Meanwhile, the chief of the Irish Road Haulage Association (IRHA) has issued a dire warning about the implication of new customs checks and import controls, admitting: “God only knows what the level of disruption will be.” With barely a fortnight before the end of the transition period, unless a deal is struck EU ships will be prohibited from UK waters from January 1.
The Irish Government is concerned as a result they will target Irish seas instead, putting enormous pressure on fish stocks.
Minister for Agriculture, Food and the Marine Charlie McConalogue pleaded with EU’s chief negotiator Michel Barnier to make sure UK access to the single market was conditional on continued access share for EU fleets to British waters.
Mr McConalogue said: “It’s really important as we come towards what we hope will be a positive outcome that there is recognition there from the British government that, in return, there are many positive aspects of being part of the free trade market, that that needs to work both ways, in particular in relation to reciprocal access to waters and also maintenance of quota share.
“Any reduction in our fish quota we want to avoid at all costs. That’s why the attachment of the fish negotiations to other aspects of the free trade agreement (FTA) is really important.”
In the event of a no-deal outcome, French, Belgian, German, Danish and Norwegian vessels, could instead move on to Irish waters.
Mr McConalogue who was speaking at the start of a two-day meeting to thrash out annual catch limits for commercial stocks, known as Total Allowable Catches (TACs).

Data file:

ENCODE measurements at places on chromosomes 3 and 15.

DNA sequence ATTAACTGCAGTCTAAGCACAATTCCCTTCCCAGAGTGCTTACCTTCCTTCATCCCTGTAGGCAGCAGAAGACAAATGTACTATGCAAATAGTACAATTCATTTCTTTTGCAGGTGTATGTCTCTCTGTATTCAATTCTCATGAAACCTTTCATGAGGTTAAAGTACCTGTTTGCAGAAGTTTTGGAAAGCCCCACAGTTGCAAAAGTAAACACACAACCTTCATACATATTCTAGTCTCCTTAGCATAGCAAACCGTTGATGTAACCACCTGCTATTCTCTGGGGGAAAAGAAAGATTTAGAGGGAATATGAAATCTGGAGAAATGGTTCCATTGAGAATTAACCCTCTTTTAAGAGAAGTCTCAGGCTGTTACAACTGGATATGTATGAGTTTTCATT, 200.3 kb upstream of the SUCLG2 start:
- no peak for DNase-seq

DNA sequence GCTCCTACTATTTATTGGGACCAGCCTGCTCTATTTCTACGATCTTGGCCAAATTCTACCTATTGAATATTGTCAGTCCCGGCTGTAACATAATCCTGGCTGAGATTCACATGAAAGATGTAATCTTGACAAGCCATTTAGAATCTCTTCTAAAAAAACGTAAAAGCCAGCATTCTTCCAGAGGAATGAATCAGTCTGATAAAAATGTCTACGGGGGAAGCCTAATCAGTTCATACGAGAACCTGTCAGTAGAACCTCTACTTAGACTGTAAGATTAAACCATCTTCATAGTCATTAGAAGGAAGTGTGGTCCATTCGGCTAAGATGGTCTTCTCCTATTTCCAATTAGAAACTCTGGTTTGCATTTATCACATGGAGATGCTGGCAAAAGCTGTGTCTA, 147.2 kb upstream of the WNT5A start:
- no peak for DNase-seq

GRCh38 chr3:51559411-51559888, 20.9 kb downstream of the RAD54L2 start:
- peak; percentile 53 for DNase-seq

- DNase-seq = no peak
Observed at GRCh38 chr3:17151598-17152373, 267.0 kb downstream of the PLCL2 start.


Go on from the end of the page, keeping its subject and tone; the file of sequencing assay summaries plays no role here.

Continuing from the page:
More than 150,000 cross the land bridge between the Republic of Ireland and Europe via the UK.
He added: “Even without the new checks and controls our ports are heavily congested at certain peak times.
“God only knows what the level of disruption will be once the new checks and controls take effect from 1 January 2021.
“For our members, these new checks and controls will have huge implications and massive knock-on consequences.
“It is vital that there is a single entity that takes responsibility for the free movement of traffic at our ports so that this does not fall between the cracks.”
Mr Drennan said the road haulage industry’s biggest concern is “scoring own goals” because of the arrangements put in place to cope with the backlog by the Government.
He added: “Everything is going to cost a lot more and if we score our own goals it will cost a lot more.
“We need have to have stockpiles because if we miss the ferry after being held up in the logjam getting into the port, it will cause delays to the market.
“It then cuts in to the time of the driver and anybody outside the immediacy of Dublin won’t get delivery until the following day.”